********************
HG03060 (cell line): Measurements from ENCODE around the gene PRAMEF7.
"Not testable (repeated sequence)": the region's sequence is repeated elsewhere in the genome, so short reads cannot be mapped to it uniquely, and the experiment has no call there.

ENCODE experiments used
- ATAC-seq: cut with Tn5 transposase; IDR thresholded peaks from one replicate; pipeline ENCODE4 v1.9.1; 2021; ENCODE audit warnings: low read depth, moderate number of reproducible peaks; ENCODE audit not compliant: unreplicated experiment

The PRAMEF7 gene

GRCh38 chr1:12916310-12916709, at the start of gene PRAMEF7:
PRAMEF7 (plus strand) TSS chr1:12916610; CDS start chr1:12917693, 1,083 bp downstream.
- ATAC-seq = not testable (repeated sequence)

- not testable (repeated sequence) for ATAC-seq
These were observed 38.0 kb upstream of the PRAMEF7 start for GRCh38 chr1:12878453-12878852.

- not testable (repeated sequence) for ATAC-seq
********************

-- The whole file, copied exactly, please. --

HG03060 (cell line): Measurements from ENCODE around the gene PRAMEF7.
"Not testable (repeated sequence)": the region's sequence is repeated elsewhere in the genome, so short reads cannot be mapped to it uniquely, and the experiment has no call there.

ENCODE experiments used
- ATAC-seq: cut with Tn5 transposase; IDR thresholded peaks from one replicate; pipeline ENCODE4 v1.9.1; 2021; ENCODE audit warnings: low read depth, moderate number of reproducible peaks; ENCODE audit not compliant: unreplicated experiment

The PRAMEF7 gene

GRCh38 chr1:12916310-12916709, at the start of gene PRAMEF7:
PRAMEF7 (plus strand) TSS chr1:12916610; CDS start chr1:12917693, 1,083 bp downstream.
- ATAC-seq = not testable (repeated sequence)

- not testable (repeated sequence) for ATAC-seq
These were observed 38.0 kb upstream of the PRAMEF7 start for GRCh38 chr1:12878453-12878852.

- not testable (repeated sequence) for ATAC-seq